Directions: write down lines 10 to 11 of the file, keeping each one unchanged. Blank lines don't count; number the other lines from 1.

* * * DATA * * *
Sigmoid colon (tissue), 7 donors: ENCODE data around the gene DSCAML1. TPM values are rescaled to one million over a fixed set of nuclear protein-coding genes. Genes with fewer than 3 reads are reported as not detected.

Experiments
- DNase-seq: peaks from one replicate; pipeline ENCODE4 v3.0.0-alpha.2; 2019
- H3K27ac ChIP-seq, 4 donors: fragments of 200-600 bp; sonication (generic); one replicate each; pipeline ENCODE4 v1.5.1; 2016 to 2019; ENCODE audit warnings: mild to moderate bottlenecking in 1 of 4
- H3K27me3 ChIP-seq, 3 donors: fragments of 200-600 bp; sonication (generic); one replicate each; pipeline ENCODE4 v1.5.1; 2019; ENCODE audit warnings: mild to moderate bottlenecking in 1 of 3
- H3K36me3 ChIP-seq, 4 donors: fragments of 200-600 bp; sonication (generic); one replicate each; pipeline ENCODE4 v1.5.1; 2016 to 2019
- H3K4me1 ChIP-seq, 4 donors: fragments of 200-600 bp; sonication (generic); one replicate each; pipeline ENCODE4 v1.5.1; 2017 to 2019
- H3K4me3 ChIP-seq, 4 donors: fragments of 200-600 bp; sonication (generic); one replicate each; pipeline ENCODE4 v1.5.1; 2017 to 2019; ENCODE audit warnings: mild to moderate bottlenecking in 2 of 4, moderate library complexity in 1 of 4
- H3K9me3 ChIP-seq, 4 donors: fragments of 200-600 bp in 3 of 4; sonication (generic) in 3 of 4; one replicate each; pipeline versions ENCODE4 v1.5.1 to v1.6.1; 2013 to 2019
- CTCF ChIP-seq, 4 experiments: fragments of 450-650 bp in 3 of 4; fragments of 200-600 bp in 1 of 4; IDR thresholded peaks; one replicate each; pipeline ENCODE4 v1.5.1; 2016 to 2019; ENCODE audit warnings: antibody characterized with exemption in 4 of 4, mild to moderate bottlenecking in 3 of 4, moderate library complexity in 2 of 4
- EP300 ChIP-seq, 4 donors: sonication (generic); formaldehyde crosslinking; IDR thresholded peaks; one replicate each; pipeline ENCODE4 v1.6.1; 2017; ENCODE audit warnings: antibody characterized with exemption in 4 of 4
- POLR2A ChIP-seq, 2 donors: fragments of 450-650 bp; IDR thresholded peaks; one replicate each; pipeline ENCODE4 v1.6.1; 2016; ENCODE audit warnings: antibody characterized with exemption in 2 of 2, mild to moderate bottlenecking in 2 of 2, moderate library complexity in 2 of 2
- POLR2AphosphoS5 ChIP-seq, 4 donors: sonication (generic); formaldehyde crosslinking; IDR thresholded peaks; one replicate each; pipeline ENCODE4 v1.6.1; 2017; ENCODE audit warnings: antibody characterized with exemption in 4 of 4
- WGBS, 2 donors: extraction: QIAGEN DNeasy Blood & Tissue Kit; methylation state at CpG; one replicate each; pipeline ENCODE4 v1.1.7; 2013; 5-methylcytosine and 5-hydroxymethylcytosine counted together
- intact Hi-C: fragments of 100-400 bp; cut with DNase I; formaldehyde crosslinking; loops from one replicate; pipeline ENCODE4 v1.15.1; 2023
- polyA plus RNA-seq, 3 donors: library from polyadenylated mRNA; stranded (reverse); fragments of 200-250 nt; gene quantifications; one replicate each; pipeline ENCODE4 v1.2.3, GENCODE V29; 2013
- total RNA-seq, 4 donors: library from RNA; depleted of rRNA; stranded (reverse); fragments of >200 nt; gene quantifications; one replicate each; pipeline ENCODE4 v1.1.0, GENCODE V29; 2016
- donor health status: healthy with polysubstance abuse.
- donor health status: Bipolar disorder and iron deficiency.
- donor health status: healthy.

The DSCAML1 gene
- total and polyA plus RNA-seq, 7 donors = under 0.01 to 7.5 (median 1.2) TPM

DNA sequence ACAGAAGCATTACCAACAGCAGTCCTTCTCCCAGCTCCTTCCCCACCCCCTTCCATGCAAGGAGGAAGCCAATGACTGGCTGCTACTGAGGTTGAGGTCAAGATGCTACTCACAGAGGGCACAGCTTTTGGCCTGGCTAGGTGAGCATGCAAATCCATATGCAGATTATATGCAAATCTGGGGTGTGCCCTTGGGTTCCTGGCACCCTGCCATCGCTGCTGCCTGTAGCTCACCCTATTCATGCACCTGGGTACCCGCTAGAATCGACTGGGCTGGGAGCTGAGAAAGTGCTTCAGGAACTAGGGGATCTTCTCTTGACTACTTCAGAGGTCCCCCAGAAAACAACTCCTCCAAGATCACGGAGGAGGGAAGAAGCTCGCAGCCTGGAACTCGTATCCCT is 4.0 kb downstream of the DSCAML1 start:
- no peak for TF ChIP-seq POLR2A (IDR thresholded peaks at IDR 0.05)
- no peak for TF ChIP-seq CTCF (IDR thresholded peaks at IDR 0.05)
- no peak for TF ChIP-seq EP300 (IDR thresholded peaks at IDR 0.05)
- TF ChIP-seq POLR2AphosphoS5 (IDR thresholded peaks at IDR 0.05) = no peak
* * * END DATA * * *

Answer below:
- CTCF ChIP-seq, 4 experiments: fragments of 450-650 bp in 3 of 4; fragments of 200-600 bp in 1 of 4; IDR thresholded peaks; one replicate each; pipeline ENCODE4 v1.5.1; 2016 to 2019; ENCODE audit warnings: antibody characterized with exemption in 4 of 4, mild to moderate bottlenecking in 3 of 4, moderate library complexity in 2 of 4
- EP300 ChIP-seq, 4 donors: sonication (generic); formaldehyde crosslinking; IDR thresholded peaks; one replicate each; pipeline ENCODE4 v1.6.1; 2017; ENCODE audit warnings: antibody characterized with exemption in 4 of 4